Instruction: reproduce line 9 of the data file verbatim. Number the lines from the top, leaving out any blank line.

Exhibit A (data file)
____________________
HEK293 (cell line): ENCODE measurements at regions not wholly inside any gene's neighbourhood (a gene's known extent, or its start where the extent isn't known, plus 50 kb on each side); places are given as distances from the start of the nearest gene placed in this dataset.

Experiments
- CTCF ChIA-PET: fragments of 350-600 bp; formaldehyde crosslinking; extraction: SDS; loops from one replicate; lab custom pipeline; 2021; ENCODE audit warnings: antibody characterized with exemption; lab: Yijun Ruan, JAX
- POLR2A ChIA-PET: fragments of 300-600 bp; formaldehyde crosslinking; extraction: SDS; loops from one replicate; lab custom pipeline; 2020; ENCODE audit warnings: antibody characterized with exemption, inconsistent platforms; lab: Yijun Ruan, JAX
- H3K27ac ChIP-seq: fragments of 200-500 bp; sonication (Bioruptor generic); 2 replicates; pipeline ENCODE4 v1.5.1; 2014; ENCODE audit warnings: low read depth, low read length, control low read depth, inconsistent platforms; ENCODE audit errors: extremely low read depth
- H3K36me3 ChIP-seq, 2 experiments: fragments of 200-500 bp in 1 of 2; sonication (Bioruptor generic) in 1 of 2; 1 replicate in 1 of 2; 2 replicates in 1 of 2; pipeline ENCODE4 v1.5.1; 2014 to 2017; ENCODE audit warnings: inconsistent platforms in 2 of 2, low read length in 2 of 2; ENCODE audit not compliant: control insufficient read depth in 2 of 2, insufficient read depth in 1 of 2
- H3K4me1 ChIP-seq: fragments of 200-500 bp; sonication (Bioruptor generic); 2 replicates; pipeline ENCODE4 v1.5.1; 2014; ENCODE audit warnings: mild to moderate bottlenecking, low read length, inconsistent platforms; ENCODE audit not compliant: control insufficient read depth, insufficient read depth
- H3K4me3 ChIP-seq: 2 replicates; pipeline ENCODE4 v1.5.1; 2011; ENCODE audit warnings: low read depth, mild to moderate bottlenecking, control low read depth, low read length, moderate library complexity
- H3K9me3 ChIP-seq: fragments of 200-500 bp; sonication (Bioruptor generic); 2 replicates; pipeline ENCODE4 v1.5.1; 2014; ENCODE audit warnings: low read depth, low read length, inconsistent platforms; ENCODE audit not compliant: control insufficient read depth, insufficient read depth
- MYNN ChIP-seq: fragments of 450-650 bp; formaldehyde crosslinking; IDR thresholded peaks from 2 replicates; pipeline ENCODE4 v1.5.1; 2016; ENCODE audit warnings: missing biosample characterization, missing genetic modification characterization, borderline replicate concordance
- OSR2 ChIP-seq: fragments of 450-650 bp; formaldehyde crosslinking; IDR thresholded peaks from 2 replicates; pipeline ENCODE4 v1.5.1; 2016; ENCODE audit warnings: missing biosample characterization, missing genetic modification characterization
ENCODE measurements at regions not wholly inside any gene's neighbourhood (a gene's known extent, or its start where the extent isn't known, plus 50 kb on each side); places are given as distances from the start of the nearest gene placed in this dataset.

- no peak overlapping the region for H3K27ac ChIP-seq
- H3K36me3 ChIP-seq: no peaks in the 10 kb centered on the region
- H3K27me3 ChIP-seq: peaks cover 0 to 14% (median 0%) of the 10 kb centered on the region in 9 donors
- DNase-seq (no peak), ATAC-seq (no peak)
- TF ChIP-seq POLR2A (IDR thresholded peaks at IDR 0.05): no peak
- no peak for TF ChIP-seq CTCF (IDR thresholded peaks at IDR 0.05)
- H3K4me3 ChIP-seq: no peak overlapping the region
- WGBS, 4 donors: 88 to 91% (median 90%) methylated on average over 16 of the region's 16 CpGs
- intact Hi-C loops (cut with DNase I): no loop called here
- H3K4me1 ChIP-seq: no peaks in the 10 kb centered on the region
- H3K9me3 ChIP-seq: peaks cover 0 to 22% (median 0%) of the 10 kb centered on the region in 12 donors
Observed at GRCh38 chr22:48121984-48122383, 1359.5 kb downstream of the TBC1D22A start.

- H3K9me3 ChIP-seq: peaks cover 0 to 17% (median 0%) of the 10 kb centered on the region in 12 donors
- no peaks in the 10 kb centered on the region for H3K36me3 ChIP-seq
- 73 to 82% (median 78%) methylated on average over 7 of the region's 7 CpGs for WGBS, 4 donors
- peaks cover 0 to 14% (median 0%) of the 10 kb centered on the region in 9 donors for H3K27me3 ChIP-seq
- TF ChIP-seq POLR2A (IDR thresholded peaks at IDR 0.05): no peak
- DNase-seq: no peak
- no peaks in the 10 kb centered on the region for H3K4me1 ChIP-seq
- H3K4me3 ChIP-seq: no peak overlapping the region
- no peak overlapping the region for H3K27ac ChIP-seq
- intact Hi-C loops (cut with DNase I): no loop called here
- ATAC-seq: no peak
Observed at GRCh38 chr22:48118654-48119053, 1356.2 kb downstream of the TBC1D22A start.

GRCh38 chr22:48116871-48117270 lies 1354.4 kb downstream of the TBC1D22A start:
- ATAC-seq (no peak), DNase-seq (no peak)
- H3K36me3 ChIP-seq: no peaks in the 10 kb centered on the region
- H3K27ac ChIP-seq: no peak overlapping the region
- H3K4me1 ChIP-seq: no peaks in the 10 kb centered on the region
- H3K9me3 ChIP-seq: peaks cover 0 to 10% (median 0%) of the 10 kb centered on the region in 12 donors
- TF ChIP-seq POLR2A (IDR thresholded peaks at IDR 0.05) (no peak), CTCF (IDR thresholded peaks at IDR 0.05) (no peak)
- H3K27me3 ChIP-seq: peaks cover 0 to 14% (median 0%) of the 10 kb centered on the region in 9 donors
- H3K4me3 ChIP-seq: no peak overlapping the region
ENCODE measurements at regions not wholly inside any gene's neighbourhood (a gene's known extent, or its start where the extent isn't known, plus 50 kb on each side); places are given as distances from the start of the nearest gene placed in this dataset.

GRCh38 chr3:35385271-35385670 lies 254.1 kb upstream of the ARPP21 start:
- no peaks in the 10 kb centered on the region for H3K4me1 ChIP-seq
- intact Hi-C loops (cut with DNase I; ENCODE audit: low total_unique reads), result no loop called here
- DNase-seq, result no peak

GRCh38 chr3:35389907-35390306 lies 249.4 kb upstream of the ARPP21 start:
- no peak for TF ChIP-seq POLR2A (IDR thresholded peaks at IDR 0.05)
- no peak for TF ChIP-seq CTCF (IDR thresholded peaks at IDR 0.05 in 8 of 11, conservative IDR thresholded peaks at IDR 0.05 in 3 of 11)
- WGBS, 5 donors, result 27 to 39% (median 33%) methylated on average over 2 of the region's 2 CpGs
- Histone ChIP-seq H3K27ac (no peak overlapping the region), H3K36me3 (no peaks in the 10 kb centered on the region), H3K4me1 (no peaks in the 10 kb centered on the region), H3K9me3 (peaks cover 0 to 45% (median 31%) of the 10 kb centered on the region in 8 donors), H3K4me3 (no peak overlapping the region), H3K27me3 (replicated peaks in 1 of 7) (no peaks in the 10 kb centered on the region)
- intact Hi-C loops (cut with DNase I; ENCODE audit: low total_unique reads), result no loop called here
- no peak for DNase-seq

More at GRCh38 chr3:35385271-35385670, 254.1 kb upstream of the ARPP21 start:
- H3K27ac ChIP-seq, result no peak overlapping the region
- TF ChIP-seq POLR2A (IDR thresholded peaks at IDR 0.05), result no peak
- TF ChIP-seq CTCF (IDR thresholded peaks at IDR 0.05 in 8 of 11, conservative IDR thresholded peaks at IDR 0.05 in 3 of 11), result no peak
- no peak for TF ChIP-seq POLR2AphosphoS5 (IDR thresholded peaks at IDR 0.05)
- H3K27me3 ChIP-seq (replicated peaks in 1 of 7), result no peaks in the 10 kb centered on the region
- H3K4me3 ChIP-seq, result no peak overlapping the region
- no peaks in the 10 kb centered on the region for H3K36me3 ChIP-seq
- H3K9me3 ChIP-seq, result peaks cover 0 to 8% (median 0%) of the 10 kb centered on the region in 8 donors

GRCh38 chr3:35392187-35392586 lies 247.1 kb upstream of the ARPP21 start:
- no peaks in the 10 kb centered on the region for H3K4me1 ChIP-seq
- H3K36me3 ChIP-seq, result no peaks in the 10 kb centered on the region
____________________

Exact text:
- H3K9me3 ChIP-seq: fragments of 200-500 bp; sonication (Bioruptor generic); 2 replicates; pipeline ENCODE4 v1.5.1; 2014; ENCODE audit warnings: low read depth, low read length, inconsistent platforms; ENCODE audit not compliant: control insufficient read depth, insufficient read depth